Didn’t think so.

For people as strong as this, it’s acceptable to have a little knee twitch when testing their max, because I’m sure their knees are tracking perfectly when working in a more comfortable range of 70-90%. And, there’s some research showing that a slight valgus knee actually makes it *easier* to extend the hips, but these lifters have used fantastic form over hundreds and thousands of workouts, so they’ve earned the right to have some knee twitch while testing out. Most of us, on the other hand, need to do our level best to never let this happen. Know your limits. You must learn the rules before you can break them.

Contreras, Bret, “Why Do People’s Knees Cave Inward When They Squat?

Heatrick, Don, “Valgus Knees: Corrective Strength and Conditioning Exercises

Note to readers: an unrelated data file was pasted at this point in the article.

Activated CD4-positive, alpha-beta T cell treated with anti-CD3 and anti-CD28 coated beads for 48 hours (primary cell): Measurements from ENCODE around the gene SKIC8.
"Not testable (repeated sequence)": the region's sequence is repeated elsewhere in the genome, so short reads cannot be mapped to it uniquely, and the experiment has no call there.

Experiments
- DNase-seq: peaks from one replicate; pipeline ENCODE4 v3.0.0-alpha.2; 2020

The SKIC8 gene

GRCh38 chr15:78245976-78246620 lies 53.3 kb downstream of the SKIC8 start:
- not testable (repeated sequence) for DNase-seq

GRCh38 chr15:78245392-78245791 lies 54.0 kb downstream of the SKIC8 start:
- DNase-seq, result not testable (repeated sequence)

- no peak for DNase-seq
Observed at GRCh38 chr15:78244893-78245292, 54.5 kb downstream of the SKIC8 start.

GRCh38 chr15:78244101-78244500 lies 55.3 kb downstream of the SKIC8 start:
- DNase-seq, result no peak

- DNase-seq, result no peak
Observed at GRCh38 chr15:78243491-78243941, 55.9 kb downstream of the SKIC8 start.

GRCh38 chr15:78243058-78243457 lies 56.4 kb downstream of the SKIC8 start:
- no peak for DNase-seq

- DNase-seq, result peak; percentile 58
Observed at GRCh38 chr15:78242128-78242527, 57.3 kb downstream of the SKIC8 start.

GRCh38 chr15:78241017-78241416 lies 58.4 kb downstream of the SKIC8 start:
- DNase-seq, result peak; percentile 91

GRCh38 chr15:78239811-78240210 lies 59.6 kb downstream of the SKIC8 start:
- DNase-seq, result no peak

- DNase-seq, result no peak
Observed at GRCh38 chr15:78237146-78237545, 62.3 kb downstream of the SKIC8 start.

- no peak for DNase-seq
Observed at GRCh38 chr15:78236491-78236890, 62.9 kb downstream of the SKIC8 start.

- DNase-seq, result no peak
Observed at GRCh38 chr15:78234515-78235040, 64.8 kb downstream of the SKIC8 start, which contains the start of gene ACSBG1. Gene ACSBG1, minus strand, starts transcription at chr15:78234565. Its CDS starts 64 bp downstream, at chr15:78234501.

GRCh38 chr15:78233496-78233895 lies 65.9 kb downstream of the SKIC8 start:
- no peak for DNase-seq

Heyne, Alexander, “What Your Doctor Isn’t Telling You About Runners Knee And Chronic Knee Pain

Pribut, Stephen, “Runner’s Knee, The Patellofemoral Pain Syndrome

Robertson, Mike, “18 Tips for Bulletproof Knees

Pain: Where You Think It Is, It Ain’t

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Pain: Where You Think It Is, It Ain’t
Written by: Coach Slater

This article began after reminding myself of the phrase “Where you think it is, it ain’t,” said by Dr. Ida Rolf, a highly respected movement specialist, with regard to pain. The concept suggests that problems at one joint usually show up as pain in the joint above or below. For instance, lower back pain is likely due to loss of function below at the hips. If the hips can’t move, the lumbar spine will; but the spine is meant to be stable, not mobile. When joints that are supposed to be mobile become immobile, another stable joint is forced to compensate, which typically leads to pain or injury. Lose hip mobility, get low back pain. Lose ankle mobility, get knee pain. Lose thoracic mobility, get neck/shoulder pain (or low back pain).